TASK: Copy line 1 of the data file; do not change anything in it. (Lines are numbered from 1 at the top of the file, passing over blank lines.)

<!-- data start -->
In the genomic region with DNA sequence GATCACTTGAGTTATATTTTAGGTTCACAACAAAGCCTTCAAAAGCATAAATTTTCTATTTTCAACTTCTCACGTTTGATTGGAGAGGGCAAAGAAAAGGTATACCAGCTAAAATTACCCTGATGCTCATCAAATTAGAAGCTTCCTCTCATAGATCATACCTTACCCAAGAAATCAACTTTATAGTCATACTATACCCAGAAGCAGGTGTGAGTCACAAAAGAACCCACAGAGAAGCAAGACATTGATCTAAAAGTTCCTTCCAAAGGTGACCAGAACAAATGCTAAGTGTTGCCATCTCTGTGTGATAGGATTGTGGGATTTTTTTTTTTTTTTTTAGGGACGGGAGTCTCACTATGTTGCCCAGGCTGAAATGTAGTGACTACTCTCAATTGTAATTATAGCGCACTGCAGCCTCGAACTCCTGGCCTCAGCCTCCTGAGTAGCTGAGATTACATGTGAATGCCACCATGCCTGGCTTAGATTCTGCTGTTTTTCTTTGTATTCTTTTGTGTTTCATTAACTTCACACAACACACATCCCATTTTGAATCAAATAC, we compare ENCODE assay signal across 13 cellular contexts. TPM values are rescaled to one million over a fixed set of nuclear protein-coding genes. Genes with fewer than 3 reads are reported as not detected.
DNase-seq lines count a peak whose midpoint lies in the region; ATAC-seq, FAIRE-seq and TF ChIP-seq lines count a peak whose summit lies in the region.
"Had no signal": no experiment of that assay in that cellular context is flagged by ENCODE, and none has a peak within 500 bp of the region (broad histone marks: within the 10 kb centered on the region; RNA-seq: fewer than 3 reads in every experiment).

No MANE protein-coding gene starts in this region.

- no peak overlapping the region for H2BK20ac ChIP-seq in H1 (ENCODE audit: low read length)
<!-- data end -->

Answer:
In the genomic region with DNA sequence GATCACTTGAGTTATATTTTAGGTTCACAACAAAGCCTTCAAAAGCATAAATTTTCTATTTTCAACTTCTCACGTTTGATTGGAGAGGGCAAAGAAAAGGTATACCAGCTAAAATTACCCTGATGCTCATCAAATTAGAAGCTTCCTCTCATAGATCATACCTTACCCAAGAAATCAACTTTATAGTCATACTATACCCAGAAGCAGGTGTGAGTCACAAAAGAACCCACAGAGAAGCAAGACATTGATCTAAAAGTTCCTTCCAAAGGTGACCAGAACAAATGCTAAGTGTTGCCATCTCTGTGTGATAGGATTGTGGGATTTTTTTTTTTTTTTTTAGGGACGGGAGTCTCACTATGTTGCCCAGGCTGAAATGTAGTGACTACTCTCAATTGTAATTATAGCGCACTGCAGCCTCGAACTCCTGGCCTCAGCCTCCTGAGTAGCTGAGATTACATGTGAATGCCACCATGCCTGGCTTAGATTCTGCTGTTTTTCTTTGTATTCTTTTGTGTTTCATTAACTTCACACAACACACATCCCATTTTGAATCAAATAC, we compare ENCODE assay signal across 13 cellular contexts. TPM values are rescaled to one million over a fixed set of nuclear protein-coding genes. Genes with fewer than 3 reads are reported as not detected.